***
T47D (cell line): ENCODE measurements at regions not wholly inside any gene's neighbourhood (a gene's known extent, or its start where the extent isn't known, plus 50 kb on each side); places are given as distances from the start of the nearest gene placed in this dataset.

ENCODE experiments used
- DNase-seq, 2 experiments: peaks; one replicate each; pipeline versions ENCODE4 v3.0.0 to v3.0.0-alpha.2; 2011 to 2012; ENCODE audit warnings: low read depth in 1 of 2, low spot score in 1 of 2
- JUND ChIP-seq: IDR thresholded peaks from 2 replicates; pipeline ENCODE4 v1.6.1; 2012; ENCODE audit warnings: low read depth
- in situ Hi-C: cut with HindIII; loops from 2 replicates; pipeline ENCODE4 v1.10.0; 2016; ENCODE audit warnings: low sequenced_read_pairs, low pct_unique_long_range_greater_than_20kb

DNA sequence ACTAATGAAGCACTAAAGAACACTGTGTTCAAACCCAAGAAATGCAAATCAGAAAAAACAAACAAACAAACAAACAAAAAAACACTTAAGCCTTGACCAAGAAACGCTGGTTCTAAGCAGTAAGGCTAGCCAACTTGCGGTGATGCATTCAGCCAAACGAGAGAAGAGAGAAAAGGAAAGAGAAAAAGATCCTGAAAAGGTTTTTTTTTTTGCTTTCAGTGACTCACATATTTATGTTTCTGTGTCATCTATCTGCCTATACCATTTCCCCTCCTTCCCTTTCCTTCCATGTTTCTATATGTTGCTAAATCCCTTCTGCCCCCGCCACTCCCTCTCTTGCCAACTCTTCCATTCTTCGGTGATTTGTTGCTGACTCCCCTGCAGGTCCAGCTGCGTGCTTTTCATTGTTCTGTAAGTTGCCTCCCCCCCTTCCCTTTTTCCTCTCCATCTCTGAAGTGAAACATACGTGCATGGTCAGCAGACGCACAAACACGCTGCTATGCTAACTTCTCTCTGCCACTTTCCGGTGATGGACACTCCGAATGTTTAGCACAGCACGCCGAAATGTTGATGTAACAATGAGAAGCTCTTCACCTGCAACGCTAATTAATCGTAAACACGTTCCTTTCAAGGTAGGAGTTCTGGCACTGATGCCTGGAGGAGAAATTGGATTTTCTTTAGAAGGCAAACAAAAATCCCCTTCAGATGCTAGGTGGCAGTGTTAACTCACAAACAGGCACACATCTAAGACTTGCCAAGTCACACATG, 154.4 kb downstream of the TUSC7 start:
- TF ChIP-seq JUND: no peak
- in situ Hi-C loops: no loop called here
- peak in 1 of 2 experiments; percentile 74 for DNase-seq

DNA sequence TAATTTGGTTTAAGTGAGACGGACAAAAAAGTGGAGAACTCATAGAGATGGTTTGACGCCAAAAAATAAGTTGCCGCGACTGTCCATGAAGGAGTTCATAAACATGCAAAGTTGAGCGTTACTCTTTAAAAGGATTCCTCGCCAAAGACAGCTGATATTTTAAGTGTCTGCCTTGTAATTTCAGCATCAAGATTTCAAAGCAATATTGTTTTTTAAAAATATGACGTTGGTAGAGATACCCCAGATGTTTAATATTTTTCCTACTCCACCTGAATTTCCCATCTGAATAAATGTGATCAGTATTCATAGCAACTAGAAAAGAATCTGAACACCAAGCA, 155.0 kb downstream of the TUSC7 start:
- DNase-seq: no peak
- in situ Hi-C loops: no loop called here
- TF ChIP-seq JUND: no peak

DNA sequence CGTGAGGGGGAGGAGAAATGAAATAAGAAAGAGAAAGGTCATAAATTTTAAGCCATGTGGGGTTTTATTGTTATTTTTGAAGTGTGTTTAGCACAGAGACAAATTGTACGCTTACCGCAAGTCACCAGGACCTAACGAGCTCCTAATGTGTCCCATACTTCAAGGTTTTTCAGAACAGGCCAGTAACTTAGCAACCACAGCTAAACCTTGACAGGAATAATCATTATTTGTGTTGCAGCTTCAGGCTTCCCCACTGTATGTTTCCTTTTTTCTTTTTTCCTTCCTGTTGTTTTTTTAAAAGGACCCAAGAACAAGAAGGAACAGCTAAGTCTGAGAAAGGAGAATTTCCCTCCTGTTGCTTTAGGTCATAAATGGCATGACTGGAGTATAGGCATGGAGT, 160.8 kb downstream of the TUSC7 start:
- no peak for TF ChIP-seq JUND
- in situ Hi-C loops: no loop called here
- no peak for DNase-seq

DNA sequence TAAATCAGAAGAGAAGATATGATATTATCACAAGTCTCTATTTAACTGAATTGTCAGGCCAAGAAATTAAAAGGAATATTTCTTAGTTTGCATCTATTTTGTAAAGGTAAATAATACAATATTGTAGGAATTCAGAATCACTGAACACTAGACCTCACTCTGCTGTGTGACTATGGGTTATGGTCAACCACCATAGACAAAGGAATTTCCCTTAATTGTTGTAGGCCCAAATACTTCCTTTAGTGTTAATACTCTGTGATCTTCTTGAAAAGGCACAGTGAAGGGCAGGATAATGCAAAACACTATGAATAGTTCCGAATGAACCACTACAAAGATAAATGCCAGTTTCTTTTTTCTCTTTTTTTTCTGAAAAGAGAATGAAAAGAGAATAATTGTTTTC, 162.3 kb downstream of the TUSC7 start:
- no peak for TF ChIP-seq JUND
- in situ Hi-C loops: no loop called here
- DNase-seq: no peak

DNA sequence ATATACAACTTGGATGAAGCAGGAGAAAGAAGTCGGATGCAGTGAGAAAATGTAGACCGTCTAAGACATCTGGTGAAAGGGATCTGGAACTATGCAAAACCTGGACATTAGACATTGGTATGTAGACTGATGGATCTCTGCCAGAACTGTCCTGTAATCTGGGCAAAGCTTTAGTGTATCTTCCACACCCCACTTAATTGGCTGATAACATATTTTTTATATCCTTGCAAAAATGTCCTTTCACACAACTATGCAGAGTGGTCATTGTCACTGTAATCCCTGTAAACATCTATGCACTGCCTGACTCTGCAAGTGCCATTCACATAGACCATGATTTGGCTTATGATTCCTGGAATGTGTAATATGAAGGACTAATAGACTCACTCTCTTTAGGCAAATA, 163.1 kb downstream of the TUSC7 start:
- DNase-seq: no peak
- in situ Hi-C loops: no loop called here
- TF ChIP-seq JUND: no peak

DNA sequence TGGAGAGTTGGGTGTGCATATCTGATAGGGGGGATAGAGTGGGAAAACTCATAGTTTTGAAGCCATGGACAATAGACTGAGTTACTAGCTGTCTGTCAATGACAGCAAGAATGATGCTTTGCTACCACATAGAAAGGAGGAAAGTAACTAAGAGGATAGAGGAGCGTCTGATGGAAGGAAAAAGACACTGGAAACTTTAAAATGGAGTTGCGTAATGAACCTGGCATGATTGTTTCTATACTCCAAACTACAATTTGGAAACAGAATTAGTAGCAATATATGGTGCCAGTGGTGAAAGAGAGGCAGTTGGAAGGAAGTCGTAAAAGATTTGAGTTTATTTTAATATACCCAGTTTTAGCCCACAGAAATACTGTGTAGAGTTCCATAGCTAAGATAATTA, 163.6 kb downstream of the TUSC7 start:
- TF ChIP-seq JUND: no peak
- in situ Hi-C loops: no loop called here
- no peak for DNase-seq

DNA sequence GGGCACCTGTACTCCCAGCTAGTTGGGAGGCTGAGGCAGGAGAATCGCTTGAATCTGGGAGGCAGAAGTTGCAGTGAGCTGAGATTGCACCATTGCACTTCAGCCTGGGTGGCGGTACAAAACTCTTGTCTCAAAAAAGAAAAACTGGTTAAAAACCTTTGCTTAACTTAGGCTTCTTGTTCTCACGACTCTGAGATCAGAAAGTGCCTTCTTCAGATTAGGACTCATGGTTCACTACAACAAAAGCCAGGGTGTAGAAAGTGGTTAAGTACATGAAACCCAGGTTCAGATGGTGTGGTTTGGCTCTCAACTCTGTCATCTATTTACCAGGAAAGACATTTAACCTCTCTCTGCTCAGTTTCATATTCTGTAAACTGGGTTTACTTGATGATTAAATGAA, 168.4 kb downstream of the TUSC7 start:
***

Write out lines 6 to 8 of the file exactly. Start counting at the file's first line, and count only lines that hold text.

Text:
DNA sequence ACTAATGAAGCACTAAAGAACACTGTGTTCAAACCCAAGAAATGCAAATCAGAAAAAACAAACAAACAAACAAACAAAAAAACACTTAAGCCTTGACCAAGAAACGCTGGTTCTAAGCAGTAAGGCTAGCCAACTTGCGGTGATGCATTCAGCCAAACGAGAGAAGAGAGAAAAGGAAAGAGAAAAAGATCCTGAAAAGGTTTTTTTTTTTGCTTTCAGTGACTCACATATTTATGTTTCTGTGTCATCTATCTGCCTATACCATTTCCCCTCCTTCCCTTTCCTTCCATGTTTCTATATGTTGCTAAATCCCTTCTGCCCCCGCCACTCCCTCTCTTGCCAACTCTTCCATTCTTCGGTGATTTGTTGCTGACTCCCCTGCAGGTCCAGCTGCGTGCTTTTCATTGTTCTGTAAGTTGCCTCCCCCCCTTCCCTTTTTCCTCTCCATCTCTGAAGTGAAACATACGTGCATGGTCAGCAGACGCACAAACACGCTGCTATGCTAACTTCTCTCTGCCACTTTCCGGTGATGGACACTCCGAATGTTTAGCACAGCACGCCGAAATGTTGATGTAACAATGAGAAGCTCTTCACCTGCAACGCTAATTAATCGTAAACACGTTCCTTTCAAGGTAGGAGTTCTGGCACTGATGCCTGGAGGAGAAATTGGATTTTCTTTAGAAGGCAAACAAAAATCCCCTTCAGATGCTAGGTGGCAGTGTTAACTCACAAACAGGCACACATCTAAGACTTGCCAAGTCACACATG, 154.4 kb downstream of the TUSC7 start:
- TF ChIP-seq JUND: no peak
- in situ Hi-C loops: no loop called here